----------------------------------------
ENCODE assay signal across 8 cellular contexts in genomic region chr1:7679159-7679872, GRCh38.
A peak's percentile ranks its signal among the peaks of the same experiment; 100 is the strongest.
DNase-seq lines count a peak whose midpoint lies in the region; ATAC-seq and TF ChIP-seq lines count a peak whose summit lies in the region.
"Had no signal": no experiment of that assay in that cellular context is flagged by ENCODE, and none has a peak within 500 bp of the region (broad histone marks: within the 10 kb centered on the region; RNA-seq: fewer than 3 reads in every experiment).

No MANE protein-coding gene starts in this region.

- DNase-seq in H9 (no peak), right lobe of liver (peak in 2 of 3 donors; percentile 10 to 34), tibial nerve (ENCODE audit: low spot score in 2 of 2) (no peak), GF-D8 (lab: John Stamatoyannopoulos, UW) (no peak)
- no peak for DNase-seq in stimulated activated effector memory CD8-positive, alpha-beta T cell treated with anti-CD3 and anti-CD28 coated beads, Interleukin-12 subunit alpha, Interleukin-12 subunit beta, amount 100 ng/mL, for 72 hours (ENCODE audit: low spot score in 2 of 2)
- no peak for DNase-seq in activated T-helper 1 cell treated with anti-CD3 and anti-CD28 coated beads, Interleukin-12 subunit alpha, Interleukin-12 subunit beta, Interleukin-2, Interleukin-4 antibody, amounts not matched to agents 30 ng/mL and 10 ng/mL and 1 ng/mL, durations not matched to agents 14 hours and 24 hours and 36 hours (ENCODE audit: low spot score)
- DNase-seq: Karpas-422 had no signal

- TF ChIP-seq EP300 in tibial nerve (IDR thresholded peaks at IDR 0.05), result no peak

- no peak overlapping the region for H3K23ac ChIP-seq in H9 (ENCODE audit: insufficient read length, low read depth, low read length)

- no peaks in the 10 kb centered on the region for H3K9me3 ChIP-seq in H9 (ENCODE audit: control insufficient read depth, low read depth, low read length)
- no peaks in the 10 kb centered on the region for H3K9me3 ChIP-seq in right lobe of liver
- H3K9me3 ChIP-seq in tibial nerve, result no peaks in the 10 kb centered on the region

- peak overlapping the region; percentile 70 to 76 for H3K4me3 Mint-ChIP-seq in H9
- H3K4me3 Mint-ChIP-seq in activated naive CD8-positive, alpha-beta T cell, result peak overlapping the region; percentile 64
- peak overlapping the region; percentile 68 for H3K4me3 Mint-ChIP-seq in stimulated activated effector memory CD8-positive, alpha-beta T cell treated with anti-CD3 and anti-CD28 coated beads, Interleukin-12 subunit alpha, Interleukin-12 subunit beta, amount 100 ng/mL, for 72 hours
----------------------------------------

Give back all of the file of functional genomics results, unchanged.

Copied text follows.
ENCODE assay signal across 8 cellular contexts in genomic region chr1:7679159-7679872, GRCh38.
A peak's percentile ranks its signal among the peaks of the same experiment; 100 is the strongest.
DNase-seq lines count a peak whose midpoint lies in the region; ATAC-seq and TF ChIP-seq lines count a peak whose summit lies in the region.
"Had no signal": no experiment of that assay in that cellular context is flagged by ENCODE, and none has a peak within 500 bp of the region (broad histone marks: within the 10 kb centered on the region; RNA-seq: fewer than 3 reads in every experiment).

No MANE protein-coding gene starts in this region.

- DNase-seq in H9 (no peak), right lobe of liver (peak in 2 of 3 donors; percentile 10 to 34), tibial nerve (ENCODE audit: low spot score in 2 of 2) (no peak), GF-D8 (lab: John Stamatoyannopoulos, UW) (no peak)
- no peak for DNase-seq in stimulated activated effector memory CD8-positive, alpha-beta T cell treated with anti-CD3 and anti-CD28 coated beads, Interleukin-12 subunit alpha, Interleukin-12 subunit beta, amount 100 ng/mL, for 72 hours (ENCODE audit: low spot score in 2 of 2)
- no peak for DNase-seq in activated T-helper 1 cell treated with anti-CD3 and anti-CD28 coated beads, Interleukin-12 subunit alpha, Interleukin-12 subunit beta, Interleukin-2, Interleukin-4 antibody, amounts not matched to agents 30 ng/mL and 10 ng/mL and 1 ng/mL, durations not matched to agents 14 hours and 24 hours and 36 hours (ENCODE audit: low spot score)
- DNase-seq: Karpas-422 had no signal

- TF ChIP-seq EP300 in tibial nerve (IDR thresholded peaks at IDR 0.05), result no peak

- no peak overlapping the region for H3K23ac ChIP-seq in H9 (ENCODE audit: insufficient read length, low read depth, low read length)

- no peaks in the 10 kb centered on the region for H3K9me3 ChIP-seq in H9 (ENCODE audit: control insufficient read depth, low read depth, low read length)
- no peaks in the 10 kb centered on the region for H3K9me3 ChIP-seq in right lobe of liver
- H3K9me3 ChIP-seq in tibial nerve, result no peaks in the 10 kb centered on the region

- peak overlapping the region; percentile 70 to 76 for H3K4me3 Mint-ChIP-seq in H9
- H3K4me3 Mint-ChIP-seq in activated naive CD8-positive, alpha-beta T cell, result peak overlapping the region; percentile 64
- peak overlapping the region; percentile 68 for H3K4me3 Mint-ChIP-seq in stimulated activated effector memory CD8-positive, alpha-beta T cell treated with anti-CD3 and anti-CD28 coated beads, Interleukin-12 subunit alpha, Interleukin-12 subunit beta, amount 100 ng/mL, for 72 hours